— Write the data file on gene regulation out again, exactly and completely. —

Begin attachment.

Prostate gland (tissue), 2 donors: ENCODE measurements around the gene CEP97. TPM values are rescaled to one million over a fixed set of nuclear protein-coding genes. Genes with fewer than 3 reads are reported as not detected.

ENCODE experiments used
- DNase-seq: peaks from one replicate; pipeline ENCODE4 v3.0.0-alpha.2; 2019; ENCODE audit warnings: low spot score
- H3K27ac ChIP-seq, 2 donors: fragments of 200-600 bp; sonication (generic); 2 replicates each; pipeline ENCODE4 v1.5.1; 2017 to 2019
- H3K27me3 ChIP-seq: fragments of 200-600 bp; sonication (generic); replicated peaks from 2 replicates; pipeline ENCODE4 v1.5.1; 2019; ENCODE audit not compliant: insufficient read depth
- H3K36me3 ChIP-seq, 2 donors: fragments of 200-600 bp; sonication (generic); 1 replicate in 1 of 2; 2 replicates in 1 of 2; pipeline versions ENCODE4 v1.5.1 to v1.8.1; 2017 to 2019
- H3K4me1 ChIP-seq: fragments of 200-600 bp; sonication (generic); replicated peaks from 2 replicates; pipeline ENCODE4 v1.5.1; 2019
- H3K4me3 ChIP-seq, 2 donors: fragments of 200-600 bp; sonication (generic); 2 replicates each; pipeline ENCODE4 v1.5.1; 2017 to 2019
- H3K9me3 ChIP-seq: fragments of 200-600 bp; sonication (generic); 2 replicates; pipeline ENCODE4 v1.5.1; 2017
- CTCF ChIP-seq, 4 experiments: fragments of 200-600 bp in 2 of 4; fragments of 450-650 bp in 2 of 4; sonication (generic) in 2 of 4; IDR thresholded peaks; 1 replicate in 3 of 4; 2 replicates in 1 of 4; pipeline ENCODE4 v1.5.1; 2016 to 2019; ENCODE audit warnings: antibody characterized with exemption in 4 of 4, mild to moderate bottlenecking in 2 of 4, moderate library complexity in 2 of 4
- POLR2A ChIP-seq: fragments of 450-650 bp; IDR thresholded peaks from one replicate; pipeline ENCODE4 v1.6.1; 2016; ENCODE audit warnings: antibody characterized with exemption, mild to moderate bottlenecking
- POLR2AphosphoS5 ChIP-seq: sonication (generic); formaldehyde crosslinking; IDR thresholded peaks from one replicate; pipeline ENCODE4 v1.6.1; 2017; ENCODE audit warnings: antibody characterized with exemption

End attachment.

Prostate gland (tissue), 2 donors: ENCODE measurements around the gene CEP97. TPM values are rescaled to one million over a fixed set of nuclear protein-coding genes. Genes with fewer than 3 reads are reported as not detected.

ENCODE experiments used
- DNase-seq: peaks from one replicate; pipeline ENCODE4 v3.0.0-alpha.2; 2019; ENCODE audit warnings: low spot score
- H3K27ac ChIP-seq, 2 donors: fragments of 200-600 bp; sonication (generic); 2 replicates each; pipeline ENCODE4 v1.5.1; 2017 to 2019
- H3K27me3 ChIP-seq: fragments of 200-600 bp; sonication (generic); replicated peaks from 2 replicates; pipeline ENCODE4 v1.5.1; 2019; ENCODE audit not compliant: insufficient read depth
- H3K36me3 ChIP-seq, 2 donors: fragments of 200-600 bp; sonication (generic); 1 replicate in 1 of 2; 2 replicates in 1 of 2; pipeline versions ENCODE4 v1.5.1 to v1.8.1; 2017 to 2019
- H3K4me1 ChIP-seq: fragments of 200-600 bp; sonication (generic); replicated peaks from 2 replicates; pipeline ENCODE4 v1.5.1; 2019
- H3K4me3 ChIP-seq, 2 donors: fragments of 200-600 bp; sonication (generic); 2 replicates each; pipeline ENCODE4 v1.5.1; 2017 to 2019
- H3K9me3 ChIP-seq: fragments of 200-600 bp; sonication (generic); 2 replicates; pipeline ENCODE4 v1.5.1; 2017
- CTCF ChIP-seq, 4 experiments: fragments of 200-600 bp in 2 of 4; fragments of 450-650 bp in 2 of 4; sonication (generic) in 2 of 4; IDR thresholded peaks; 1 replicate in 3 of 4; 2 replicates in 1 of 4; pipeline ENCODE4 v1.5.1; 2016 to 2019; ENCODE audit warnings: antibody characterized with exemption in 4 of 4, mild to moderate bottlenecking in 2 of 4, moderate library complexity in 2 of 4
- POLR2A ChIP-seq: fragments of 450-650 bp; IDR thresholded peaks from one replicate; pipeline ENCODE4 v1.6.1; 2016; ENCODE audit warnings: antibody characterized with exemption, mild to moderate bottlenecking
- POLR2AphosphoS5 ChIP-seq: sonication (generic); formaldehyde crosslinking; IDR thresholded peaks from one replicate; pipeline ENCODE4 v1.6.1; 2017; ENCODE audit warnings: antibody characterized with exemption